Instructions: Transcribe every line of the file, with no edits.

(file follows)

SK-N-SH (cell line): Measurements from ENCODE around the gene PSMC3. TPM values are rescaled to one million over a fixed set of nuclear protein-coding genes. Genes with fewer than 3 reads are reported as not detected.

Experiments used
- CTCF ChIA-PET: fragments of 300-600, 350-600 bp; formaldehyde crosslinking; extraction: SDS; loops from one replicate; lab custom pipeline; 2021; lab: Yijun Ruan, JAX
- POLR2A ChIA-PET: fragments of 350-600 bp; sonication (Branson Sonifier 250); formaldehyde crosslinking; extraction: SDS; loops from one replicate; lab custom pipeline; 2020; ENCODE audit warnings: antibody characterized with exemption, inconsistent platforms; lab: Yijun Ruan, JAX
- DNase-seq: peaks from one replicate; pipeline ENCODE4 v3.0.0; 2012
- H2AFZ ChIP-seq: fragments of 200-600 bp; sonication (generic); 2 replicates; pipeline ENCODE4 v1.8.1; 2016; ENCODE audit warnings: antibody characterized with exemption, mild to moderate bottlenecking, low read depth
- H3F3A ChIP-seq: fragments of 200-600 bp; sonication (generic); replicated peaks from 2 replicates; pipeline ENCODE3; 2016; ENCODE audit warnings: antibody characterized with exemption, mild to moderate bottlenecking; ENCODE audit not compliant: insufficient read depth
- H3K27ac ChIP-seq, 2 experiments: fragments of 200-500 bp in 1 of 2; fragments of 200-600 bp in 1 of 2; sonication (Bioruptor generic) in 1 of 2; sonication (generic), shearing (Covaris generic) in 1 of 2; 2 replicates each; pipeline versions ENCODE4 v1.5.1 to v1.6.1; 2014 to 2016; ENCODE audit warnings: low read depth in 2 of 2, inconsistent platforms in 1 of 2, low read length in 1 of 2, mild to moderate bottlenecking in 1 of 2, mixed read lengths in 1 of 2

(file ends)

SK-N-SH (cell line): Measurements from ENCODE around the gene PSMC3. TPM values are rescaled to one million over a fixed set of nuclear protein-coding genes. Genes with fewer than 3 reads are reported as not detected.

Experiments used
- CTCF ChIA-PET: fragments of 300-600, 350-600 bp; formaldehyde crosslinking; extraction: SDS; loops from one replicate; lab custom pipeline; 2021; lab: Yijun Ruan, JAX
- POLR2A ChIA-PET: fragments of 350-600 bp; sonication (Branson Sonifier 250); formaldehyde crosslinking; extraction: SDS; loops from one replicate; lab custom pipeline; 2020; ENCODE audit warnings: antibody characterized with exemption, inconsistent platforms; lab: Yijun Ruan, JAX
- DNase-seq: peaks from one replicate; pipeline ENCODE4 v3.0.0; 2012
- H2AFZ ChIP-seq: fragments of 200-600 bp; sonication (generic); 2 replicates; pipeline ENCODE4 v1.8.1; 2016; ENCODE audit warnings: antibody characterized with exemption, mild to moderate bottlenecking, low read depth
- H3F3A ChIP-seq: fragments of 200-600 bp; sonication (generic); replicated peaks from 2 replicates; pipeline ENCODE3; 2016; ENCODE audit warnings: antibody characterized with exemption, mild to moderate bottlenecking; ENCODE audit not compliant: insufficient read depth
- H3K27ac ChIP-seq, 2 experiments: fragments of 200-500 bp in 1 of 2; fragments of 200-600 bp in 1 of 2; sonication (Bioruptor generic) in 1 of 2; sonication (generic), shearing (Covaris generic) in 1 of 2; 2 replicates each; pipeline versions ENCODE4 v1.5.1 to v1.6.1; 2014 to 2016; ENCODE audit warnings: low read depth in 2 of 2, inconsistent platforms in 1 of 2, low read length in 1 of 2, mild to moderate bottlenecking in 1 of 2, mixed read lengths in 1 of 2